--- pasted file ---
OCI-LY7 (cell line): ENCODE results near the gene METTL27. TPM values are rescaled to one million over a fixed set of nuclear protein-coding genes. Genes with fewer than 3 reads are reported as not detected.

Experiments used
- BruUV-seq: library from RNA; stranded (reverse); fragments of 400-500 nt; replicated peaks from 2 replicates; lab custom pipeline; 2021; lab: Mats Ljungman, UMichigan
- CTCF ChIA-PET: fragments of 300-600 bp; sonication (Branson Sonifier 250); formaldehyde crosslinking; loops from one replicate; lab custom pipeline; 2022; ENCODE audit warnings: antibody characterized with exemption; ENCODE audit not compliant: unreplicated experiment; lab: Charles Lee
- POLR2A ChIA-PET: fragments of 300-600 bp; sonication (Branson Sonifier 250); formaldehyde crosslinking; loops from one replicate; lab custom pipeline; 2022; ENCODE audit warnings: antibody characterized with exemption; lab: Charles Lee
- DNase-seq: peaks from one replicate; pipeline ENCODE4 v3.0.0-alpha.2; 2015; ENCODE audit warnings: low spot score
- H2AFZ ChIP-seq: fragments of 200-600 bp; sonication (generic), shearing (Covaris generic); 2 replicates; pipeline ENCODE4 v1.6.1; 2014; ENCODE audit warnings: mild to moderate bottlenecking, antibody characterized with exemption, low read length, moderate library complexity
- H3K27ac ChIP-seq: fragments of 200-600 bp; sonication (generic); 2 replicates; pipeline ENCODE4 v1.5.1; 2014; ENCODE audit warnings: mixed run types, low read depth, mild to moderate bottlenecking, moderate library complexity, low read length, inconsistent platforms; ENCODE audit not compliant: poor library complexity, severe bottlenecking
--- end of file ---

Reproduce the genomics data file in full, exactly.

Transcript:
OCI-LY7 (cell line): ENCODE results near the gene METTL27. TPM values are rescaled to one million over a fixed set of nuclear protein-coding genes. Genes with fewer than 3 reads are reported as not detected.

Experiments used
- BruUV-seq: library from RNA; stranded (reverse); fragments of 400-500 nt; replicated peaks from 2 replicates; lab custom pipeline; 2021; lab: Mats Ljungman, UMichigan
- CTCF ChIA-PET: fragments of 300-600 bp; sonication (Branson Sonifier 250); formaldehyde crosslinking; loops from one replicate; lab custom pipeline; 2022; ENCODE audit warnings: antibody characterized with exemption; ENCODE audit not compliant: unreplicated experiment; lab: Charles Lee
- POLR2A ChIA-PET: fragments of 300-600 bp; sonication (Branson Sonifier 250); formaldehyde crosslinking; loops from one replicate; lab custom pipeline; 2022; ENCODE audit warnings: antibody characterized with exemption; lab: Charles Lee
- DNase-seq: peaks from one replicate; pipeline ENCODE4 v3.0.0-alpha.2; 2015; ENCODE audit warnings: low spot score
- H2AFZ ChIP-seq: fragments of 200-600 bp; sonication (generic), shearing (Covaris generic); 2 replicates; pipeline ENCODE4 v1.6.1; 2014; ENCODE audit warnings: mild to moderate bottlenecking, antibody characterized with exemption, low read length, moderate library complexity
- H3K27ac ChIP-seq: fragments of 200-600 bp; sonication (generic); 2 replicates; pipeline ENCODE4 v1.5.1; 2014; ENCODE audit warnings: mixed run types, low read depth, mild to moderate bottlenecking, moderate library complexity, low read length, inconsistent platforms; ENCODE audit not compliant: poor library complexity, severe bottlenecking